The Lariat procedure employs a lasso which is placed around the left atrial appendage from the outside, to suture and thus exclude the left atrial appendage from the left atrium. With the help of a second catheter which is introduced into the left atrial appendage via a transseptal approach and magnets, the lasso catheter is steered into correct position. Watch this video animation and see how it works:
The Lariat procedure - animation.
What role does echo play?
First you need to visualize the left atrial appendage. It is best displayed with the probe at the level of the aortic valve in the upper part of the esophagus (30-90°).
Left atrial appendage.
Then one measures the neck of the left atrial appendage. In this case it is 1.65 cm.
Left atrial appendage – measurement.
As the next step one performs a puncture in the interatrial septum. The following video shows “tenting” of the interatrial septum caused by the needle that pushes the interatrial septum to the left. One can clearly see the moment when the needle pierces the septum.
Tenting of the interatrial septum - Transseptal puncture.
Transseptal puncture is performed quite frequently in ablation (i.e. atrial fibrillation), valvuloplasty, or MitralClip procedures. It is not free of complications, as you can imagine. The aorta is rather close to the interatrial septum and the wall of the left atrium is quite thin. You must be really sure you know where you are when you push the needle. This is exactly the added benefit of echo. As opposed to fluoroscopy, you actually see the interatrial septum and its relation to the puncture needle.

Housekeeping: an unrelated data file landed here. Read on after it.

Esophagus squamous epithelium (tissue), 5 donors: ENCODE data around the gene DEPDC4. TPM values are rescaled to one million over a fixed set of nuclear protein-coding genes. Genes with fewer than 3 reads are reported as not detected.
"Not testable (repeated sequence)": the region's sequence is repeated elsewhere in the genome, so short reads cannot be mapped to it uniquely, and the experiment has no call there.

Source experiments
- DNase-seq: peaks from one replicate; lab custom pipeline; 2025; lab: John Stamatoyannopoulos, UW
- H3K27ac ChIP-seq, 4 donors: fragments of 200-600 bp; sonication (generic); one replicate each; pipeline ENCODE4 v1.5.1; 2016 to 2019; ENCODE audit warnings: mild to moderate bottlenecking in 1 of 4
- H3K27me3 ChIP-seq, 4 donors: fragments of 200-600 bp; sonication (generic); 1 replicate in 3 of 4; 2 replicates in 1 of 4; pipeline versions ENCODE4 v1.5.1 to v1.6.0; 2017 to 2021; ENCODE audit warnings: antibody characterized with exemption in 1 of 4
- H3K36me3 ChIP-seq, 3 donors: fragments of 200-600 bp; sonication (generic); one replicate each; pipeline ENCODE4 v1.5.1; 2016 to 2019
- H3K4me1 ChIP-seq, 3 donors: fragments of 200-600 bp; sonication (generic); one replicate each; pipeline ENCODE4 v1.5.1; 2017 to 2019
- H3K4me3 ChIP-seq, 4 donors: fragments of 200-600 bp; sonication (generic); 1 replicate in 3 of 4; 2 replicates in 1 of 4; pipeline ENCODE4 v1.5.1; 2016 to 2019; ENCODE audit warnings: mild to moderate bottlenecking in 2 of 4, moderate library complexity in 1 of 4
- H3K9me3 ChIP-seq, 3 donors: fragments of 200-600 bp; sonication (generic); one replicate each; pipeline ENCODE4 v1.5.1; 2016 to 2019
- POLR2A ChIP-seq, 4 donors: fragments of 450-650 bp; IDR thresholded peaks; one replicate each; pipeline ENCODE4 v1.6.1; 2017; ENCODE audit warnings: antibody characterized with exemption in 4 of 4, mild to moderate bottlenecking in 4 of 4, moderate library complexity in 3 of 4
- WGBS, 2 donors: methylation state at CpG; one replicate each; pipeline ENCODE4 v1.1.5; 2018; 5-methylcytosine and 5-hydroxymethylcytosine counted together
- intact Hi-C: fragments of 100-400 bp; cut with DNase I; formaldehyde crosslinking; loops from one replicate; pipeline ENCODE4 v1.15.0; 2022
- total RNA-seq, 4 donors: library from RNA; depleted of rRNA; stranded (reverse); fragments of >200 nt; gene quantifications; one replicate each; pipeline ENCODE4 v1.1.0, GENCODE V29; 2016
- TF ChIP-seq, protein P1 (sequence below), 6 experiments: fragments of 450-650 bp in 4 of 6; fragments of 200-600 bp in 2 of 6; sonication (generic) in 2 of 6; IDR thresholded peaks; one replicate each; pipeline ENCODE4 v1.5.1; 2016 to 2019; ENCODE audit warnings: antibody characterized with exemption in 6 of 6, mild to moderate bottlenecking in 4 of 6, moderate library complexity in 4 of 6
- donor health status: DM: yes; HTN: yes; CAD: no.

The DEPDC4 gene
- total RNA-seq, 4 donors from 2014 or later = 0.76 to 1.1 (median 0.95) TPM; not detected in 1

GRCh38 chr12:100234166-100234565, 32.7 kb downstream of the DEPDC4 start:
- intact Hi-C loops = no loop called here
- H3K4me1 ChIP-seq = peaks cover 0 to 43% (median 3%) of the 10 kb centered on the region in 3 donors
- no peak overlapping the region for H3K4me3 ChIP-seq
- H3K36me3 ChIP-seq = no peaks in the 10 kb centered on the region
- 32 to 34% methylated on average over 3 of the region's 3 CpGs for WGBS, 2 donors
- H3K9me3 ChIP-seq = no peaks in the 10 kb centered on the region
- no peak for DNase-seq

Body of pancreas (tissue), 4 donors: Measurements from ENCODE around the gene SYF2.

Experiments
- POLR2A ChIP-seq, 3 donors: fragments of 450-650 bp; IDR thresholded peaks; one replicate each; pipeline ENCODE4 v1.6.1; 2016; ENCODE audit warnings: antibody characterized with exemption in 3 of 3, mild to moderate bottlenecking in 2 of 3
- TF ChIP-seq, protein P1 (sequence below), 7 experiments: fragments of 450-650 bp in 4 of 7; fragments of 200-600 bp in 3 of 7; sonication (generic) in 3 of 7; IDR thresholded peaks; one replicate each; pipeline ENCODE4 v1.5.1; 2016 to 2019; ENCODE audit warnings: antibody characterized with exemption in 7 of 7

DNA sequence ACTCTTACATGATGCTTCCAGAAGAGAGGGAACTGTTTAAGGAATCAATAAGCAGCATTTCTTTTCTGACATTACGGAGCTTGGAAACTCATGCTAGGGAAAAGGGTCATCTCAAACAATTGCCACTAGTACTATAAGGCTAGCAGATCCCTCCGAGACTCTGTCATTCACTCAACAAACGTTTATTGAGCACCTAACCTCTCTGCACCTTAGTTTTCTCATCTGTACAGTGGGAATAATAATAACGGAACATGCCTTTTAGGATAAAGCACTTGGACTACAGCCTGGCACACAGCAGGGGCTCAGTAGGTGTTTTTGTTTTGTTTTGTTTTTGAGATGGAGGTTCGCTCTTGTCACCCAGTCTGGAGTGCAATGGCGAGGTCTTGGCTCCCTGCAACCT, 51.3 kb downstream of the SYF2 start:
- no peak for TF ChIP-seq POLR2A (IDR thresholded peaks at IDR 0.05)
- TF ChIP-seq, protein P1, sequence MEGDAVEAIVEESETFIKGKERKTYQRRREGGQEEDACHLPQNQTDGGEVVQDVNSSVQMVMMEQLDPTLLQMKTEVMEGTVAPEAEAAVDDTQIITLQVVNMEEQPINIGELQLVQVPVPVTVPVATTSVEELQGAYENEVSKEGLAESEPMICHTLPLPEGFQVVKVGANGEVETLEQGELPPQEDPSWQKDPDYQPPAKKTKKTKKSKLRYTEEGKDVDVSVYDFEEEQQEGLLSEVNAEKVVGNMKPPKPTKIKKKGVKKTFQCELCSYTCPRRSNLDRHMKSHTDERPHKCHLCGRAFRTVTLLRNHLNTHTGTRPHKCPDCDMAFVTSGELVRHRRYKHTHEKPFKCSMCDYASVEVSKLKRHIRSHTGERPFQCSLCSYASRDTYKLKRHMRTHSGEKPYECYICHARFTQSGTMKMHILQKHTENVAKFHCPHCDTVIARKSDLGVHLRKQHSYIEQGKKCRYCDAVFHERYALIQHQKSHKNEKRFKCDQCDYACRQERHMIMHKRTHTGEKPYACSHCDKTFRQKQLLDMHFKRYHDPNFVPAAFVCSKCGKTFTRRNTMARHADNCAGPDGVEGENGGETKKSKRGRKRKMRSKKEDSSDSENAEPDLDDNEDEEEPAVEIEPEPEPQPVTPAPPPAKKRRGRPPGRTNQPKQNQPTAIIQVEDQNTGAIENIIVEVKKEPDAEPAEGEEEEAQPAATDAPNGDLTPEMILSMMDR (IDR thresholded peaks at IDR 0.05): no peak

Magnet and the heart
A catheter with a cylindrical magnet is passed up the IVC into the right atrium and transseptally to the distal tip of the LAA.
the wire is placed in the left atrial appendage.
Balloon in LAA.
At this point a second catheter is passed in the subxiphoid aspect into the pericardium. This catheter also has a magnet at its tip.
Fluoroscopy showing the catheters.
A lasso suture (Lariat) is passed over the subxiphoid wire. The suture is cinched down and cut, and thus ties off the appendage.
Reduction of flow as the lasso cinches the left atrial
Once the left Lariat is in place, the left atrial appendage is sealed off and is no longer visible.
The left atrial appendage is now “excluded”.
Color Doppler and contrast may then be used to check the outcome of the procedure. There is no flow between the left atrium and the left atrial appendage.
The left atrial appendage is completely sealed off.
No flow is present.
Like other procedures to occlude a left atrial appendage, the Lariat procedure can be performed with an acceptable rate of periprocedural and short-term complications. It is still too early to judge the effects of this approach on stroke and patient survival, but we expect to see more of these procedures in the future.
What is the message?
Echo can be used in many ways. I am sure its applications will expand further as new procedures evolve. Learning echo is most certainly worthwhile. It helped Neil and I am sure it will also help you. Maybe you will also become a teacher at some point. You can start right away by sharing your knowledge with others - and by forwarding this teaching case to your friends.
Neil Green is a general anesthesiologist from Arizona and founder of Echosim, a hands-on training program for TTE and TEE.
Neil and Thomas
PS: Follow Neils example. Learn echo from us and you might soon be the one who teaches others too.